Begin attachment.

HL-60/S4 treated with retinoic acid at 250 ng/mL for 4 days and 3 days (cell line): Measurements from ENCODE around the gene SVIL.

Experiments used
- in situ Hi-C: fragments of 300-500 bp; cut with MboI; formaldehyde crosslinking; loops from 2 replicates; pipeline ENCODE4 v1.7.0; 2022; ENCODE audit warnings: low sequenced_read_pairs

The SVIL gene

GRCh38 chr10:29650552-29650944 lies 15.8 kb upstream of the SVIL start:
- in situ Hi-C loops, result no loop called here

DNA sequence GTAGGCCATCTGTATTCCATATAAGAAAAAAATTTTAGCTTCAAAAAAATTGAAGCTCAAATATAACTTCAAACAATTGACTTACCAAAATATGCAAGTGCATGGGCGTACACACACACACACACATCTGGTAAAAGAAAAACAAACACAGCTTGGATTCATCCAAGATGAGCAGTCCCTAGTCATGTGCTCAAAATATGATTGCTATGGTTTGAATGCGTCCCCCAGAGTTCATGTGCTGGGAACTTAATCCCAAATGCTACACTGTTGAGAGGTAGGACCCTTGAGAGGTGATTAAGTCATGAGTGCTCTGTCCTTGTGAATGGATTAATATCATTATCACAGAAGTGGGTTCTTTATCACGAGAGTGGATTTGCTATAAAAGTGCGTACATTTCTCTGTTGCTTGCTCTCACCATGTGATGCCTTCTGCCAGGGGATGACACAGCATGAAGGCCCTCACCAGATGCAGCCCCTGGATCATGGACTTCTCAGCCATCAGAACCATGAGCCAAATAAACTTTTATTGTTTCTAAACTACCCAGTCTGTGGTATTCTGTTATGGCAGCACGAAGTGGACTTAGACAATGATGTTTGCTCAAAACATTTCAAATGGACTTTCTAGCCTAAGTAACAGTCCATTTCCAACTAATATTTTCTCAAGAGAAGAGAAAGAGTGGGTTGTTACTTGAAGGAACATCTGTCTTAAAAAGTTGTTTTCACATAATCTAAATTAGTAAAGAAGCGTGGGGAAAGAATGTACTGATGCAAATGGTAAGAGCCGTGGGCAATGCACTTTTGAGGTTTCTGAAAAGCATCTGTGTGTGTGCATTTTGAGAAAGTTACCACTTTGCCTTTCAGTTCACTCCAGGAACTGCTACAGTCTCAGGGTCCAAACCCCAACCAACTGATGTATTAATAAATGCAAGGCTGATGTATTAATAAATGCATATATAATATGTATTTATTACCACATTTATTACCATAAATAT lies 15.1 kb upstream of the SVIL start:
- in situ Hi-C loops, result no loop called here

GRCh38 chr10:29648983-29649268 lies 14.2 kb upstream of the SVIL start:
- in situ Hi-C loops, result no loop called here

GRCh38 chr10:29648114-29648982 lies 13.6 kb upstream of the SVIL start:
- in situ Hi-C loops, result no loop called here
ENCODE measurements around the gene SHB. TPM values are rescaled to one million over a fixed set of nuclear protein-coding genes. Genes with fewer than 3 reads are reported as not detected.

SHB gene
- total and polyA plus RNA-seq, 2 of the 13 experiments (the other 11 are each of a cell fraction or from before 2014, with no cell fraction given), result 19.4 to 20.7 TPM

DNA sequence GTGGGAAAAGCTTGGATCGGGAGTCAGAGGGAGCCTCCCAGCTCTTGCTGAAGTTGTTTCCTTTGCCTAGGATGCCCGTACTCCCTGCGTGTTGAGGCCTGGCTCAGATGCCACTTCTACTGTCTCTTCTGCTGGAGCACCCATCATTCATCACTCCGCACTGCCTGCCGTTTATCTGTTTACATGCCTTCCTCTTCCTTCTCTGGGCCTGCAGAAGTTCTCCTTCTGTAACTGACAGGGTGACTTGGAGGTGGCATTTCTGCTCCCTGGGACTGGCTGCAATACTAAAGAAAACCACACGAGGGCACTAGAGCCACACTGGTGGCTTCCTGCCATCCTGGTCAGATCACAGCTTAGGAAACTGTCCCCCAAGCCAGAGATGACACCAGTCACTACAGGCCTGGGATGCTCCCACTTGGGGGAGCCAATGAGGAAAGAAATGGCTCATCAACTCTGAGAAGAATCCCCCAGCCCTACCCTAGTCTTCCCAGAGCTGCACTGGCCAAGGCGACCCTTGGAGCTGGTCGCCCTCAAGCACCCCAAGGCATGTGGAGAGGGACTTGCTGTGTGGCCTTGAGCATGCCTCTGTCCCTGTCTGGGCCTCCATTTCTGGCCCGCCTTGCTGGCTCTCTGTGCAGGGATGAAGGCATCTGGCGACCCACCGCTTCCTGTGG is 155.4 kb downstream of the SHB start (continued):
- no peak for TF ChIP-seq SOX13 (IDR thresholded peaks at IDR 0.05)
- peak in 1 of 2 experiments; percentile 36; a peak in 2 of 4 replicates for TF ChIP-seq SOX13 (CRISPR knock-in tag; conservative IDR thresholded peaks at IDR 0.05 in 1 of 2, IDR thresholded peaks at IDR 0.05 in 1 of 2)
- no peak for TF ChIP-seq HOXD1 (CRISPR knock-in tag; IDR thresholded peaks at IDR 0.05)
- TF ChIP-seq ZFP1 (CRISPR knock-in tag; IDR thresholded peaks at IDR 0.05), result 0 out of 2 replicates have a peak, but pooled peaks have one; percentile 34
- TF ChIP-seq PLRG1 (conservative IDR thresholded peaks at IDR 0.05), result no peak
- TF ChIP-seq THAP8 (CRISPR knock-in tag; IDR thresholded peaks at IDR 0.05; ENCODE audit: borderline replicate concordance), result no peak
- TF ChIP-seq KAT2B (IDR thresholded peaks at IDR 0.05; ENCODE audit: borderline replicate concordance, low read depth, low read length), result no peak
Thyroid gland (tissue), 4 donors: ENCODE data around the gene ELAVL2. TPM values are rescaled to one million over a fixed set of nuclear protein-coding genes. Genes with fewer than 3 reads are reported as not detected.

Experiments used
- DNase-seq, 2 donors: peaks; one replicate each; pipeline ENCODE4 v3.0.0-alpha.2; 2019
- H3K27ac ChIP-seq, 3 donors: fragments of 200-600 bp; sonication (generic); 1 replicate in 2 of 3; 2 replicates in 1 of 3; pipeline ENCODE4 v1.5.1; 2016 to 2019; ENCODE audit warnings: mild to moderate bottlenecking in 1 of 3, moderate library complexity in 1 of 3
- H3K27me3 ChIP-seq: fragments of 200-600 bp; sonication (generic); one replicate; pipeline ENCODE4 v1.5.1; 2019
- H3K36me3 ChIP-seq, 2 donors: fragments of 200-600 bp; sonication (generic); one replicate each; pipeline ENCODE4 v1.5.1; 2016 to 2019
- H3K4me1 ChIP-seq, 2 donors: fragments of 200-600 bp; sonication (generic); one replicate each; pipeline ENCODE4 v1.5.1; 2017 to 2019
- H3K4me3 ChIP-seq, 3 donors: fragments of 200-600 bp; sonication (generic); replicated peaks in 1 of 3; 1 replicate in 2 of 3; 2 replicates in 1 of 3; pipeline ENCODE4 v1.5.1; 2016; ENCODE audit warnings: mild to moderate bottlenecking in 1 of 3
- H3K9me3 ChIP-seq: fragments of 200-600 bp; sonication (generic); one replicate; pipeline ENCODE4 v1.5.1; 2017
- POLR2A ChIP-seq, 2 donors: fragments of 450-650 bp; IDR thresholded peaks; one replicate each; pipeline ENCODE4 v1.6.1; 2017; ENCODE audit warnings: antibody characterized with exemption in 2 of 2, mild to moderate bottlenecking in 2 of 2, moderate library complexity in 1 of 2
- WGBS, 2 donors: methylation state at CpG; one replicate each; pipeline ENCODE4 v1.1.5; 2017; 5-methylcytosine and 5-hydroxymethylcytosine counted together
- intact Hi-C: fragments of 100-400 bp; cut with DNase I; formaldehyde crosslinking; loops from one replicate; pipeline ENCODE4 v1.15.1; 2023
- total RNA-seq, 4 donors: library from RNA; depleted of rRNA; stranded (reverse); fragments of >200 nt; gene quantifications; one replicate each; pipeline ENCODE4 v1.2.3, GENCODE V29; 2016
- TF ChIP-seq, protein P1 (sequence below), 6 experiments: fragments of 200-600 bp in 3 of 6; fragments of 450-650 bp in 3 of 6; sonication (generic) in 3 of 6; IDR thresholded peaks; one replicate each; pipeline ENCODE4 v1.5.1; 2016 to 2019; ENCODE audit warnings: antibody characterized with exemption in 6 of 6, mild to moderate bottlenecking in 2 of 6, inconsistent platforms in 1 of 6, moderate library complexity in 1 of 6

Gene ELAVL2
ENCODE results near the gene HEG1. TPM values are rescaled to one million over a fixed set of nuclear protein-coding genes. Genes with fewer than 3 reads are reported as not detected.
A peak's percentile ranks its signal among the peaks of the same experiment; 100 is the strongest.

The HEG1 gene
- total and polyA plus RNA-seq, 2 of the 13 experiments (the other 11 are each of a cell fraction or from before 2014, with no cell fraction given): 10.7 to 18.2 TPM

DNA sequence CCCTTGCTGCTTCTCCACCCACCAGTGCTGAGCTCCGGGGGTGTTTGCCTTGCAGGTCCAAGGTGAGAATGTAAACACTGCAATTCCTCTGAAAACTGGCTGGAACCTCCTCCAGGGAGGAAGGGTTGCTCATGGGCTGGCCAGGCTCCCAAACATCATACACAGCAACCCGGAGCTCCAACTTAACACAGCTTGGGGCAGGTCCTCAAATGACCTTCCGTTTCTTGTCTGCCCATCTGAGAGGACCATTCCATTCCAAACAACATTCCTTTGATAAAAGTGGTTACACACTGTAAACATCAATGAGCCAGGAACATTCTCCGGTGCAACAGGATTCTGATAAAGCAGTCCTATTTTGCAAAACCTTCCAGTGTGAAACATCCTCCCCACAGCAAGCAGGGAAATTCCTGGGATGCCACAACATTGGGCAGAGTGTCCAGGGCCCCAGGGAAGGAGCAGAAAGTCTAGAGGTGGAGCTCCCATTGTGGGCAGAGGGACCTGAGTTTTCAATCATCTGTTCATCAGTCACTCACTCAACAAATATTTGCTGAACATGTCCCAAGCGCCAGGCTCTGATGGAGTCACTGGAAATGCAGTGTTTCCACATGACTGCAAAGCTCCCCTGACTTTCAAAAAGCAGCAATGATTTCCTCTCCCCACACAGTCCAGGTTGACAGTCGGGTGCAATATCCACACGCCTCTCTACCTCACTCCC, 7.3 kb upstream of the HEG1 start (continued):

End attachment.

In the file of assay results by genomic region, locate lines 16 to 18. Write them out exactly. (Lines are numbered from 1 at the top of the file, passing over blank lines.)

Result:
DNA sequence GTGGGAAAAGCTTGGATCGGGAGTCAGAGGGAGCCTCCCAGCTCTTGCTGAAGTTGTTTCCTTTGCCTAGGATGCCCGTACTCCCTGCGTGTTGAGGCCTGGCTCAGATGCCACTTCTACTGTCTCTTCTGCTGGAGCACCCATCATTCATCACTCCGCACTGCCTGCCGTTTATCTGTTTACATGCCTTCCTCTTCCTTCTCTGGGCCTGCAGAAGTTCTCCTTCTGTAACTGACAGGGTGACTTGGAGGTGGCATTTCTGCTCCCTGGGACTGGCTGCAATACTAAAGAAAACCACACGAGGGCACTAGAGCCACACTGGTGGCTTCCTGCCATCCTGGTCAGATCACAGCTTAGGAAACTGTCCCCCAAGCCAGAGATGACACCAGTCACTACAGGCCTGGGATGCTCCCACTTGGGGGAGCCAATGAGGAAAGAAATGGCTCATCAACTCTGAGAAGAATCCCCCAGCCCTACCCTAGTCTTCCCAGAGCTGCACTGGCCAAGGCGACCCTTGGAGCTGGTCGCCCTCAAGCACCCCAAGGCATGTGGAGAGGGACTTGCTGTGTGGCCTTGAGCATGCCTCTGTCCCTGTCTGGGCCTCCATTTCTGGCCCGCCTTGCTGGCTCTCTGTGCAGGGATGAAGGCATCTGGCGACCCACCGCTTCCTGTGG is 155.4 kb downstream of the SHB start (continued):
- no peak for TF ChIP-seq SOX13 (IDR thresholded peaks at IDR 0.05)
- peak in 1 of 2 experiments; percentile 36; a peak in 2 of 4 replicates for TF ChIP-seq SOX13 (CRISPR knock-in tag; conservative IDR thresholded peaks at IDR 0.05 in 1 of 2, IDR thresholded peaks at IDR 0.05 in 1 of 2)